The Book of the Courtier

The Book of the Courtier

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The Book of the Courtier

The Book of the Courtier

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Excerpt

Reasons for presenting this old book anew were found in the esteem that it long enjoyed, in the rank still held by it in Italian literature, and in the fact that, of three former English versions, the first (recently twice reprinted) is too antiquated to be readily intelligible to the general reader, while the other two (published more than one hundred and fifty years ago) are seldom met in any but large public libraries.

When Castiglione wrote, the sturdy Knight of earlier ages had become the accomplished Courtier. in describing this new hero, the author gave utterance to the finest aspirations of his day. Life was, it is true, sometimes gross and violent, but even if the delicate and gentle beauty of Renaissance art furnished us no evidence, these pages would suffice to show that a loftier standard of thought and conduct had been raised. the book will not lack interest until mankind ceases to be interesting to man, and will reward study so long as the past shall continue to instruct the present and the future.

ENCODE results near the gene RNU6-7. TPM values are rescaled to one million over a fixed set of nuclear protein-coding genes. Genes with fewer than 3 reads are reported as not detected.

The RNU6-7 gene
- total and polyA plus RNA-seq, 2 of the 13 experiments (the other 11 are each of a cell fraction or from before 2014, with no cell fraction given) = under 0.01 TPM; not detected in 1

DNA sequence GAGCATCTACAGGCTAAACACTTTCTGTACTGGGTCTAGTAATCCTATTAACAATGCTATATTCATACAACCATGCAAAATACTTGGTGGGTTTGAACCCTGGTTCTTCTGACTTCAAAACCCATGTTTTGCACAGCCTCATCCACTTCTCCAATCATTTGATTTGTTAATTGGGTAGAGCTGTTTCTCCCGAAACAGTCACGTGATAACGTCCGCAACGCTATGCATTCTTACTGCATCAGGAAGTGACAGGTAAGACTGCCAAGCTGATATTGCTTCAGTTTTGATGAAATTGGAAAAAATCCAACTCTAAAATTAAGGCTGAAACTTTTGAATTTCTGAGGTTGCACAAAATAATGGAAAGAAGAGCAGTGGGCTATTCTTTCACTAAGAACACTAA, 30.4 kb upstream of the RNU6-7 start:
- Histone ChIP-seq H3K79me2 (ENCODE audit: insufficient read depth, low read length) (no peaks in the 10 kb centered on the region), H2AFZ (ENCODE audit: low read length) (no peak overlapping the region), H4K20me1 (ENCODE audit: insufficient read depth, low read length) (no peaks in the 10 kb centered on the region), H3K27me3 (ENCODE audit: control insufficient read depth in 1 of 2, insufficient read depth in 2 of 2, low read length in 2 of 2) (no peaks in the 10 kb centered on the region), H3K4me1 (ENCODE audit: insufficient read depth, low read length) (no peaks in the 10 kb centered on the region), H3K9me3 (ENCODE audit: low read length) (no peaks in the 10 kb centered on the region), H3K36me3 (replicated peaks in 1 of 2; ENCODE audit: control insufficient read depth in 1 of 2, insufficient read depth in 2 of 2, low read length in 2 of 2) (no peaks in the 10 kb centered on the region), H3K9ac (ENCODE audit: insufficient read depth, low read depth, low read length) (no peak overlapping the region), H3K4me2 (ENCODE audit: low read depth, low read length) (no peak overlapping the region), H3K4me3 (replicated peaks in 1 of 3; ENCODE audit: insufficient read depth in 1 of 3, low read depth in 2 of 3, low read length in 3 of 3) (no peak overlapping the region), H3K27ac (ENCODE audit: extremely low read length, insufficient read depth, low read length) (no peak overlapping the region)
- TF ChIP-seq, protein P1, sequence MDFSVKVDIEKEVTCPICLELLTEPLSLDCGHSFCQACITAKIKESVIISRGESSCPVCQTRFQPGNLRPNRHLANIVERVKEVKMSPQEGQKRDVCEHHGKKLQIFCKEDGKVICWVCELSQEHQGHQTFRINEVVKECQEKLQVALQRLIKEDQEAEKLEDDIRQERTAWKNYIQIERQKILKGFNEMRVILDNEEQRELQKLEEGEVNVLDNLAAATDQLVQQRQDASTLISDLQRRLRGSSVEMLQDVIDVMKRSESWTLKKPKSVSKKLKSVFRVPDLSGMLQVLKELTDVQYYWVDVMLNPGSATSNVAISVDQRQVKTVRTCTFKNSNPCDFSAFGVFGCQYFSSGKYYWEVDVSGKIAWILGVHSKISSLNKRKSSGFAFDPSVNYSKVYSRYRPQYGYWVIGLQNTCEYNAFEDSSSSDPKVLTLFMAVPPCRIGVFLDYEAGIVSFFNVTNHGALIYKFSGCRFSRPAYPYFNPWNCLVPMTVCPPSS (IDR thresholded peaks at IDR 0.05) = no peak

The only deviations that the translator has consciously made from the letter of the original were deemed necessary to render its meaning clear. the notes that he offers are intended to give further light on obscure passages and to relieve the reader from the tedium of searching in books of reference. No one, perhaps, will take it amiss to be reminded of what all may have known but few are able to remember with precision.

The translator desires to repeat his thanks for the friendly encouragement that he received from Miss Grace Norton, at whose suggestion his task was undertaken. He is indebted to Dr. Luigi Roversi and Signor Leopoldo Jung for patient aid, to Professor Hastings Crossley for revision of the notes, and to Signor Alessandro Luzio and other scholars for the kindness with which they contributed iconographical and bibliographical data. He gratefully acknowledges, also, his constant use of the material contained in Professor Vittorio Cian’s admirable edition of the text.

The second issue of the present translation has afforded opportunity for some corrections.

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